by David Sherman




Reflecting the profound influence he continues to exert on popular consciousness, Camus examines the complete body of works of French author and philosopher Albert Camus, providing a comprehensive analysis of Camus’ most important works—most notably The Myth of Sisyphus, The Stranger, The Fall, The Plague, and The Rebel—within the framework of his basic ethical orientation.

  • Makes Camus’ concerns clear in terms that will resonate with contemporary readers
  • Reveals the unity and integrity of Camus’ writings and political activities
  • Discusses Camus’ ongoing relevance by showing how he prefigures many postmodern positions in philosophy, literature, and politics

Product Details

ISBN-13: 9781405159319
Publisher: Wiley
Publication date: 09/26/2008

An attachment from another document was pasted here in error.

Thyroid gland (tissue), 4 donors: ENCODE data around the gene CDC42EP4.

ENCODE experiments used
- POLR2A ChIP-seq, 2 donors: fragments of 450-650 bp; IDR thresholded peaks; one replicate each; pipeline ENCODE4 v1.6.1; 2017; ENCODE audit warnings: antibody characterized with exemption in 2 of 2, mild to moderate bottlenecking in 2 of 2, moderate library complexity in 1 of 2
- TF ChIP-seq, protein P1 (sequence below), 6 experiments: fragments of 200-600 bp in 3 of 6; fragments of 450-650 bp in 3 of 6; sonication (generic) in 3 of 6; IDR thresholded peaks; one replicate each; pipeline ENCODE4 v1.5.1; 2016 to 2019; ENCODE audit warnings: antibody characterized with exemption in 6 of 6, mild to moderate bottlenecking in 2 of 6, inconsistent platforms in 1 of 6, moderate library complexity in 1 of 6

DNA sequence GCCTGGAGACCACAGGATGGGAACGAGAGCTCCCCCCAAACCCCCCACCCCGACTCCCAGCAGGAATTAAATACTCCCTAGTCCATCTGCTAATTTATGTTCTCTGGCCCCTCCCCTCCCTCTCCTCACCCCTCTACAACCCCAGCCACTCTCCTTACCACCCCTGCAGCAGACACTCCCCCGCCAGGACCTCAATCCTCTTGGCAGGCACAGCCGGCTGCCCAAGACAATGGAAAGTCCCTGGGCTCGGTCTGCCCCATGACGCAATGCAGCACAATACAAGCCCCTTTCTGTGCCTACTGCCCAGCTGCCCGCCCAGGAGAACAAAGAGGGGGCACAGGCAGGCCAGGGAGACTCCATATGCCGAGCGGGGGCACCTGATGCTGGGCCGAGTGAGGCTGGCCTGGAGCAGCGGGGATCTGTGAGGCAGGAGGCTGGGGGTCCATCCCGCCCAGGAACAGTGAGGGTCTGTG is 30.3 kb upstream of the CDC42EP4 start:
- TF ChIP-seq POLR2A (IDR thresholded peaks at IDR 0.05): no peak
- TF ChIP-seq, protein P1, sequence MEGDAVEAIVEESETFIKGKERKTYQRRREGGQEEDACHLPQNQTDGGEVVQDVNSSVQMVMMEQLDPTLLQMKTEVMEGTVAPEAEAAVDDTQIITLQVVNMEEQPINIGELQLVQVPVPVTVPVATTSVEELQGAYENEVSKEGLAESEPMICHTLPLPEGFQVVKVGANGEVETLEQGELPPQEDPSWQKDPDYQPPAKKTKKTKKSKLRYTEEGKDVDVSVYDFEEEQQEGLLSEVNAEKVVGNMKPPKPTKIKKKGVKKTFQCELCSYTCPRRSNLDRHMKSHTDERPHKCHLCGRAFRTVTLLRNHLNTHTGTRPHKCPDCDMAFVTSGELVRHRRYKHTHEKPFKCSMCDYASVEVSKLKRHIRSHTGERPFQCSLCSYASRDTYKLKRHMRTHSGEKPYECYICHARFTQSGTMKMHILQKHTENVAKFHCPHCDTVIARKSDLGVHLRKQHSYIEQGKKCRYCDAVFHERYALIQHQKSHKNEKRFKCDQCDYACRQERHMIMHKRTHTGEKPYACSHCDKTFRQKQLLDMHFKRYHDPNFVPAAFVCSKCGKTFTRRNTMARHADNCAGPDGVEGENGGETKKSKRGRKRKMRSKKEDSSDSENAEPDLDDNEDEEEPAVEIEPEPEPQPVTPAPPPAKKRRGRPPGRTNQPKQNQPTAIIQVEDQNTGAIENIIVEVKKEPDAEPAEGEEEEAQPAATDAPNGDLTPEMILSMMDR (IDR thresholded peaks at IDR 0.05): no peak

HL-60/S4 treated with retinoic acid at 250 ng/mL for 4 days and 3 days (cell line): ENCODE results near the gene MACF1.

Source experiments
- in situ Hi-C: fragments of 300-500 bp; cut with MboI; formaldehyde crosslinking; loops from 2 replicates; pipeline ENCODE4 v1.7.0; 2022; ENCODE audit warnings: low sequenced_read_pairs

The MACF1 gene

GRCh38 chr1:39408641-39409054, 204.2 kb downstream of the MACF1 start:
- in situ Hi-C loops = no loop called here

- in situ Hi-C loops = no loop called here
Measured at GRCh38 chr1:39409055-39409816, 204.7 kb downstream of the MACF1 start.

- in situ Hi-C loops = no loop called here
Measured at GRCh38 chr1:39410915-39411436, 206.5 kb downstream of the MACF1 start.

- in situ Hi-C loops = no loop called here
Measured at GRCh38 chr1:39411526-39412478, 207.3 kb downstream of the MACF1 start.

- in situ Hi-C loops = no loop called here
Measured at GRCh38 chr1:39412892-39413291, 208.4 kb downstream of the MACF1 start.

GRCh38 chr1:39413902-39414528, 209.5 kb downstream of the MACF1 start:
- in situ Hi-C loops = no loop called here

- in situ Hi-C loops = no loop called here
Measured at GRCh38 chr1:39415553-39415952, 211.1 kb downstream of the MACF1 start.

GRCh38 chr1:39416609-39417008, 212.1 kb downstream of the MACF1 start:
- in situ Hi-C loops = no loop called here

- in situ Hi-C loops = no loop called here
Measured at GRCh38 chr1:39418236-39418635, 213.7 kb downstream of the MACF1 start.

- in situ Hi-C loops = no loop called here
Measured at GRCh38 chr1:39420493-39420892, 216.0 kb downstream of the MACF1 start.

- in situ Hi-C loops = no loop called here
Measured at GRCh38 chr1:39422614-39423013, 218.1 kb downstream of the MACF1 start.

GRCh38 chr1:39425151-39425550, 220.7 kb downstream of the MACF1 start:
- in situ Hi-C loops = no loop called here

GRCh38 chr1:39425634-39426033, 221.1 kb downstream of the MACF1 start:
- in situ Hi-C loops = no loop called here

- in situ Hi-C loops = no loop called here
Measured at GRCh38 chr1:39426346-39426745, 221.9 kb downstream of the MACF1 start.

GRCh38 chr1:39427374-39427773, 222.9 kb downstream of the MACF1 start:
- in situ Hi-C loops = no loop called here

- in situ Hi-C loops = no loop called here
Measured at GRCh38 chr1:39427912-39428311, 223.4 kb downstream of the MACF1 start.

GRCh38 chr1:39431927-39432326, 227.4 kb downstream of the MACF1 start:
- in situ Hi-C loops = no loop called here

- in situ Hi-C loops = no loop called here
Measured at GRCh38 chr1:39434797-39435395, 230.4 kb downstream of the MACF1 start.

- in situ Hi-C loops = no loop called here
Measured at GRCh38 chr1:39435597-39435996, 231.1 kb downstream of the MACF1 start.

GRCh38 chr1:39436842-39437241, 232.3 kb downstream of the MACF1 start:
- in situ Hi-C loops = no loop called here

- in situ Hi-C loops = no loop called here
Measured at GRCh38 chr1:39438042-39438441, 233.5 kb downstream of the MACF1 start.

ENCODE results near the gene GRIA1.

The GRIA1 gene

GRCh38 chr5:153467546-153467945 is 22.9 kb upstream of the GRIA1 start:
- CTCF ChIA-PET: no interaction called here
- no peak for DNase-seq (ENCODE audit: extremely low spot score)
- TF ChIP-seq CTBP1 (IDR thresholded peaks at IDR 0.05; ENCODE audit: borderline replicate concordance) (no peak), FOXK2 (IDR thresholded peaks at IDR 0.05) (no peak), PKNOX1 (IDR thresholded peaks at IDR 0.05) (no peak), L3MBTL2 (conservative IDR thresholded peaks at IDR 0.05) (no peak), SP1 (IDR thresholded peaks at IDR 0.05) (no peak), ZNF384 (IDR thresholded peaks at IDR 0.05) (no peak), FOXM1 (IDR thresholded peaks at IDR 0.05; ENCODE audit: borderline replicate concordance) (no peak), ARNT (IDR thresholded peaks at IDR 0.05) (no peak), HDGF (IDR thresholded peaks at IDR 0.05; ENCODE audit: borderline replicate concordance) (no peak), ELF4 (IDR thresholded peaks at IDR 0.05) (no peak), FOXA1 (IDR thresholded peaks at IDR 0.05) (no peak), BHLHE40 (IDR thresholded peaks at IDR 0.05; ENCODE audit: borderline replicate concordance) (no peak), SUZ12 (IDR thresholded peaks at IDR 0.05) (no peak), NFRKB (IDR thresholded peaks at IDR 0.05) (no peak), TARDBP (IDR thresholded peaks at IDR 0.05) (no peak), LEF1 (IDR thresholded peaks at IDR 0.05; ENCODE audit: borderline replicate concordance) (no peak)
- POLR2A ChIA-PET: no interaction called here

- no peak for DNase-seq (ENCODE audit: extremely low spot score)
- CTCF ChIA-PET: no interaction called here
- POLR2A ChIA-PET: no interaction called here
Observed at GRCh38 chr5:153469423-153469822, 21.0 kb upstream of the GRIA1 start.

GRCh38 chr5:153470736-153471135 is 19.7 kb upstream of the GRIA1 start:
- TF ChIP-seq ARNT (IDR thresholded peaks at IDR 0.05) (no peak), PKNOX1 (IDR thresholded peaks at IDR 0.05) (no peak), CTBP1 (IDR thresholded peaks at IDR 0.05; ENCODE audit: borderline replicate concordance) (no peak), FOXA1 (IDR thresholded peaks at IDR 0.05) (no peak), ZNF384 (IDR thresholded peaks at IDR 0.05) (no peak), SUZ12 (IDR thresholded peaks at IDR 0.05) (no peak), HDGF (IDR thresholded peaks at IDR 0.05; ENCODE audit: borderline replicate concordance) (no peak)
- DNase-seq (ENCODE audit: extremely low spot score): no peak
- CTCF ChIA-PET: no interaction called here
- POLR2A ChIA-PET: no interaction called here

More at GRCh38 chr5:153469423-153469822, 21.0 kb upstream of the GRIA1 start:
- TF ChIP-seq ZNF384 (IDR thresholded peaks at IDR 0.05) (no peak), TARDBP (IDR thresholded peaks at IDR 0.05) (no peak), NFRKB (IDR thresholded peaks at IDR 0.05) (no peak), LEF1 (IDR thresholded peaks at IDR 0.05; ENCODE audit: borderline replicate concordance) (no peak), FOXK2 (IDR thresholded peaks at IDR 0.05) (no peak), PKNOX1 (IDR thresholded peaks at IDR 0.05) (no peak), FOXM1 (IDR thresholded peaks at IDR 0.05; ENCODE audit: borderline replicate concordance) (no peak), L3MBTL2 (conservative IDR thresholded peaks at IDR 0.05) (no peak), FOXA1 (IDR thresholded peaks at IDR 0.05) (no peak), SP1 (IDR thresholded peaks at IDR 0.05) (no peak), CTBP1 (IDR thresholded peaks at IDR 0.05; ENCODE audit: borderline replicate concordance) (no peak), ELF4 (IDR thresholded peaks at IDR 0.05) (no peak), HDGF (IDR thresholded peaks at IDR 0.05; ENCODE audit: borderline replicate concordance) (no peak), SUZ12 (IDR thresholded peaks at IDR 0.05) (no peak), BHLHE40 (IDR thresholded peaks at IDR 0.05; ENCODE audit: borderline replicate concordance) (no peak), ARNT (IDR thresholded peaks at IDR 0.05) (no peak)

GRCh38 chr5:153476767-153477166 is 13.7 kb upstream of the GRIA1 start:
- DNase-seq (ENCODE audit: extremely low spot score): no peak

Series: Blackwell Great Minds Series
Pages: 217
Product dimensions: 5.90(w) x 9.00(h) x 0.60(d)

About the Author

David Sherman is Associate Professor of Philosophy at the University of Montana at Missoula. He is the author of Sartre and Adorno: The Dialectics of Subjectivity (2007) and co-editor of The Blackwell Guide to Continental Philosophy (2003).

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Table of Contents


List of Abbreviations.

Introduction: Situating Camus.

1. Camus’s Life.

2. The Absurd.

3. Life.

4. Scorn.

5. Solidarity.

6. Rebellion.

7. Realpolitik.

8. Exile and Rebirth.

9. Epilogue.


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From the Publisher

"Despite Camus's own reluctance to be regarded as 'a philosopher' and 'an existentialist', David Sherman's authoritative study establishes the importance of Camus's contribution – in his fiction as well as his essays – to existential philosophy. Sherman's Camus is an engaging man of 'decency and courage', and a great writer who eloquently articulated the modern human predicament."
Professor David Cooper, Durham University

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